Marketing Travel to Women: The Roadmap

July 7, 2013 § 2 Comments

postcard-frontAmericans have taken back the vacation that eluded them during the recession.  Almost two-thirds (63%) of all American adults are planning to travel for pleasure during the next 12 months, based on a recent study by Shullman Research.  Half of those travelers will be staying in the U.S.

As the income rises, so does the propensity for travel.  Among those making more than $250,000, 88% plan to travel for pleasure.  And for that famous 1%, those making more than $500,000, their travel expenditures will be three time more than all adults.   Where are those traveling outside the US going? Those traveling outside the United States during the next 12 months are more inclined to consider specific destinations (75%) such as Europe (the #1 destination), then the Caribbean, Mexico, Bermuda, Central/South America, and Asia.

Marketing Sways Opinion

Roughly 8 in 10 Americans pay attention to travel marketing and advertising, according to results from a survey commissioned by SpringHill Suites, a Marriott International brand.  Women make some 80% of all vacation plans and are more enticed by marketing and advertising than men.

The average American thinks the perfect length of a vacation is 12 days. Most work about 11 months (47 weeks) between vacation breaks. Men, however, go longer between vacations than women (about 1 year or 52 weeks vs. about 10 months or 43 weeks).  And travelers without kids vacation less often that those with kids. On average, there is just over 1 year (14 months) between vacations for travelers without kids, and about 8 months (31 weeks) between vacations for those with kids.postcard_greetings_florida

Budgets Are Important

Four in five (81%) vacationers set a budget, with more women than men (86% vs. 76%) doing this. In fact, over three in four (77%) of those who don’t consider themselves to be budget conscious in their everyday life set a vacation budget.

HENRY, can you hear me?  

Pam Danziger points to the HENRYs (High Earnings, Not Rich Yet) as leading the way in many affluent travel purchases.  Even though HENRYs have a far lower spending threshold than ultra-affluents, there are just so darn many of them.  There are ten HENRY households for every ultra-affluent.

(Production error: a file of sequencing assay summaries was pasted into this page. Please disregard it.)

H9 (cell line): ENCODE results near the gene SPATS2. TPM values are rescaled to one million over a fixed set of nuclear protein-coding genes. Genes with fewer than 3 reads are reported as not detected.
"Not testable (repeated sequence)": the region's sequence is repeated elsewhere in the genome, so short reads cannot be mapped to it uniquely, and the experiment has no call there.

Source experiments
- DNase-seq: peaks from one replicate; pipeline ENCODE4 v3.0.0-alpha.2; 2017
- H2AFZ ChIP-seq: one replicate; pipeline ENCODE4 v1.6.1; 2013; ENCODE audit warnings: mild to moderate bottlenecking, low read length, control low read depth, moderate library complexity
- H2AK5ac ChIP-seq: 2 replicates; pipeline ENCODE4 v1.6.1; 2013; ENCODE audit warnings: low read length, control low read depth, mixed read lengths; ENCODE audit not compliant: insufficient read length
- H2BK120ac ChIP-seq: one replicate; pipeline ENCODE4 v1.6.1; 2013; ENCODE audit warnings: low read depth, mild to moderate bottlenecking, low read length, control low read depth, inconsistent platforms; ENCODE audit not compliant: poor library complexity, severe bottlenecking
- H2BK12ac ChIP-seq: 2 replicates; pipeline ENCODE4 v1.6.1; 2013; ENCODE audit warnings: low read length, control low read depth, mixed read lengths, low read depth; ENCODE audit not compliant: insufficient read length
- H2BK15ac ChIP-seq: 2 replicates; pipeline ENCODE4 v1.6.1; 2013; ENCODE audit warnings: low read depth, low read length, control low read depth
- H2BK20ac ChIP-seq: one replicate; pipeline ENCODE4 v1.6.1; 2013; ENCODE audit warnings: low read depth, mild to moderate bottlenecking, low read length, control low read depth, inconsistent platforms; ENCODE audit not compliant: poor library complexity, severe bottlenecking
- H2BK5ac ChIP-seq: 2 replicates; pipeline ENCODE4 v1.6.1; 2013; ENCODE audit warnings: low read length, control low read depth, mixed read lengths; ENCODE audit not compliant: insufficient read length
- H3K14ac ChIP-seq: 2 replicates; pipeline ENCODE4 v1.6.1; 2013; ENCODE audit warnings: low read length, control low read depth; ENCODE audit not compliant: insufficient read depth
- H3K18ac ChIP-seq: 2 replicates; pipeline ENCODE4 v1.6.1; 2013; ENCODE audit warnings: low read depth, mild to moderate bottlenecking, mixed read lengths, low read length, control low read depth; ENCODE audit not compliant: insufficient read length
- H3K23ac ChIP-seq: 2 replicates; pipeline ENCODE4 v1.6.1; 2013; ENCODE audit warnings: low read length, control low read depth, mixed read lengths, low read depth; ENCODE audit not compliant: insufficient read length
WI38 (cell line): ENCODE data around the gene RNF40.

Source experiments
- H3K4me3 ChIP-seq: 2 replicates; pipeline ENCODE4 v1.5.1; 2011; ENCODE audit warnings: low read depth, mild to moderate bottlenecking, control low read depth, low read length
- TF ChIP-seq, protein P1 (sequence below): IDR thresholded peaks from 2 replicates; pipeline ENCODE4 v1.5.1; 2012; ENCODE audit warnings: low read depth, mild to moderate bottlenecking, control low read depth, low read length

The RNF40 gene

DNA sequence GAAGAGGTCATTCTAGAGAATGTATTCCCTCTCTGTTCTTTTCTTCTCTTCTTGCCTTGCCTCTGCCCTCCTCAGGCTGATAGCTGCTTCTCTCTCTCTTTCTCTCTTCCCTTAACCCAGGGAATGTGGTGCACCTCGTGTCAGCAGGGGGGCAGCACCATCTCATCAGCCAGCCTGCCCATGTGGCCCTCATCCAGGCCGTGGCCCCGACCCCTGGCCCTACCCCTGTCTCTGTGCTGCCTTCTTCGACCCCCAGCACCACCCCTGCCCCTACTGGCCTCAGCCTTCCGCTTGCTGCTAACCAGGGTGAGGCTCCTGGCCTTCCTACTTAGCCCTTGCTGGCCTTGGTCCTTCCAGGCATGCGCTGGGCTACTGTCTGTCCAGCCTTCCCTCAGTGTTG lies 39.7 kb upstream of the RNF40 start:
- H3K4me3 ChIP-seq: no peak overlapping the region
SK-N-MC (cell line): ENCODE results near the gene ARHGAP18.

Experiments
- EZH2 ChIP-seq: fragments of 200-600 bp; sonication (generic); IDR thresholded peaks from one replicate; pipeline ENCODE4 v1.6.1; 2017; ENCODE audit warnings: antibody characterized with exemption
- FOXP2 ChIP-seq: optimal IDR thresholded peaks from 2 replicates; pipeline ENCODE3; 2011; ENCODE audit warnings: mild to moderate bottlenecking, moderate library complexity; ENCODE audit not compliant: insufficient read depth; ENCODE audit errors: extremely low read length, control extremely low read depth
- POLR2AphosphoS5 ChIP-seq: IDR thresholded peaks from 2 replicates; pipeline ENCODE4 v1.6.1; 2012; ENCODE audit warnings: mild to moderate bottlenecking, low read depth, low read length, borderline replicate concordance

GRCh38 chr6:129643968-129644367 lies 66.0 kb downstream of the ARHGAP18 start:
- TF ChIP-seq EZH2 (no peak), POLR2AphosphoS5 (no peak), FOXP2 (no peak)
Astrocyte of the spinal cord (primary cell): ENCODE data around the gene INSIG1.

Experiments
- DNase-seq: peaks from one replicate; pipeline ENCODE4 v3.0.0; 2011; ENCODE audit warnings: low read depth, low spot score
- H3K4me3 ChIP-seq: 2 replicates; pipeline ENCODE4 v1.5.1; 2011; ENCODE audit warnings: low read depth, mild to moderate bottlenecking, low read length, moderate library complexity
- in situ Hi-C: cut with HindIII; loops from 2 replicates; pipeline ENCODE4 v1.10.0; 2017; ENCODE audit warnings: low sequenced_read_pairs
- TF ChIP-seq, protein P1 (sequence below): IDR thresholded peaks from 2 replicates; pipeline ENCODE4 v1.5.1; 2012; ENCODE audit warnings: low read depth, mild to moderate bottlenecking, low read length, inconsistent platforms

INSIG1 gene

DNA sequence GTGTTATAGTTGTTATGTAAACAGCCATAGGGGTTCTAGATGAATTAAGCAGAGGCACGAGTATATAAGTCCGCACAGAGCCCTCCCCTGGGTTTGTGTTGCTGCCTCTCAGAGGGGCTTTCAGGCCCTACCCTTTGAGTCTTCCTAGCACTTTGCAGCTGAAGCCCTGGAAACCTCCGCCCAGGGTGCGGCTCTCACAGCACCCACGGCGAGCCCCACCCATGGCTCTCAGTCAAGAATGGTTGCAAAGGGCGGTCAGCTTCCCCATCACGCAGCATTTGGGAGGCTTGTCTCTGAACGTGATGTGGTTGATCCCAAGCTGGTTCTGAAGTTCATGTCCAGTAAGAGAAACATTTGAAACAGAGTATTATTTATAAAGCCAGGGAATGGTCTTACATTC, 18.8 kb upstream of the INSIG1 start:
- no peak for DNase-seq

The affluents are modeling their behavior like HENRYs.  They are getting to their destination the cheapest way possible, but once there splurging on a four or five star luxury hotel and dining experiences.



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§ 2 Responses to Marketing Travel to Women: The Roadmap

  • This article is long overdue. We have been noticing changes in women’s tours and travel for about two years. Women are traveling more and spending more on hotels as the author says about affluent travelers. We see this as an extension of the business travel many executive women are used to, as well as the splurge factor which comes after some years for saving. Tours for women do not yet reflect these changes, we upgraded all our hotels and added special event to our tours to meet new expectations. Great article!

    • Jamie Dunham says:

      Thanks Phyllis. Women make the majority of travel decisions and should be the prime target for most leisure travel. And as working women numbers are near 50%, they should also be a target for business travel.

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